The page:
If one starts with Description Logics, one starts with and empty Ontology and everything is possible. We then constrain this Ontology iteratively, making it more restrictive as we go. So we state what is not possible, what is forbidden and what is excluded by refinement.
For example a sheep is Animal and this Animal has Legs, so all it Limbs are Legs. Although the sheep has much more property, but we do not need to state it. One can start simple by this definition.
If one asks whether Sheep can fly? Given only this definition that Sheeps are animals and all the limbs of a sheep are legs, one has no idea whether a sheep can fly so probably yet. We must and have to assume that it is possible that a Sheep can fly, because we can not entail the Negation from this Knowledge Base.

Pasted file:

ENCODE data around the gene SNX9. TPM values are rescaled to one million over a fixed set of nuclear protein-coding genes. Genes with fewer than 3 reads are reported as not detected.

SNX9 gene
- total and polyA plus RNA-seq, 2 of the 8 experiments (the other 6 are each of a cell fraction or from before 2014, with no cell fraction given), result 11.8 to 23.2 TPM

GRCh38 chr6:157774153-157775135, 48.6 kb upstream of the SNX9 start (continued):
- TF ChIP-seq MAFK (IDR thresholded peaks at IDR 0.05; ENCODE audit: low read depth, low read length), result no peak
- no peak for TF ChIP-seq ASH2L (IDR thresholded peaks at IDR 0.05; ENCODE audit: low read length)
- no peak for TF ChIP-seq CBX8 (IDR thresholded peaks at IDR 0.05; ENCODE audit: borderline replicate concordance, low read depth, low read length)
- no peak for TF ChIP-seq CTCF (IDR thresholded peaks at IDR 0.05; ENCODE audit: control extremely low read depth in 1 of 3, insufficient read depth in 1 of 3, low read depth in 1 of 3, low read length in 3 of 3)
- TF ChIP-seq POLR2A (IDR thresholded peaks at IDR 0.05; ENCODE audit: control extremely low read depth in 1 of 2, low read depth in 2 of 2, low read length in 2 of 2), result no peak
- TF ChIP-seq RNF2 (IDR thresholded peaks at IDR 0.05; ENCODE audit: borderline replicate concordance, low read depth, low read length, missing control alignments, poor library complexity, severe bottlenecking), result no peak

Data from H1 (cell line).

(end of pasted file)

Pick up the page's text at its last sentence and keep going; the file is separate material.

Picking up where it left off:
In the Open World Assumption (OWA), unless we have the Statement or we can infer the Statement that Sheep can or cannot fly, then we have to return don't know possible yes.
In the real world it is quite the same we are used to deal with incomplete information and we refine our Knowledge Base as we go. As we get new information the we adapt.
In the Semantic Web we expect people to extend our models, but we do not worry in advance how they might extend them.
The OWA always assumes incomplete information by default, therefore we can intentionally under-specify our models to reuse them and to extend them.
So for example one can extend the model by the Statement that Sheeps can fly.
Sheep ⊑ Animal ⊓ ∀hasLimbs.Leg
In the real world, we are used to deal with incomplete information
Therefore, we can intentionally underspecify our Models and allow others to reuse and extend
Sheep ⊑ Animal ⊓ ∀hasLimbs.Leg ⊓ canFly
Further Extension possible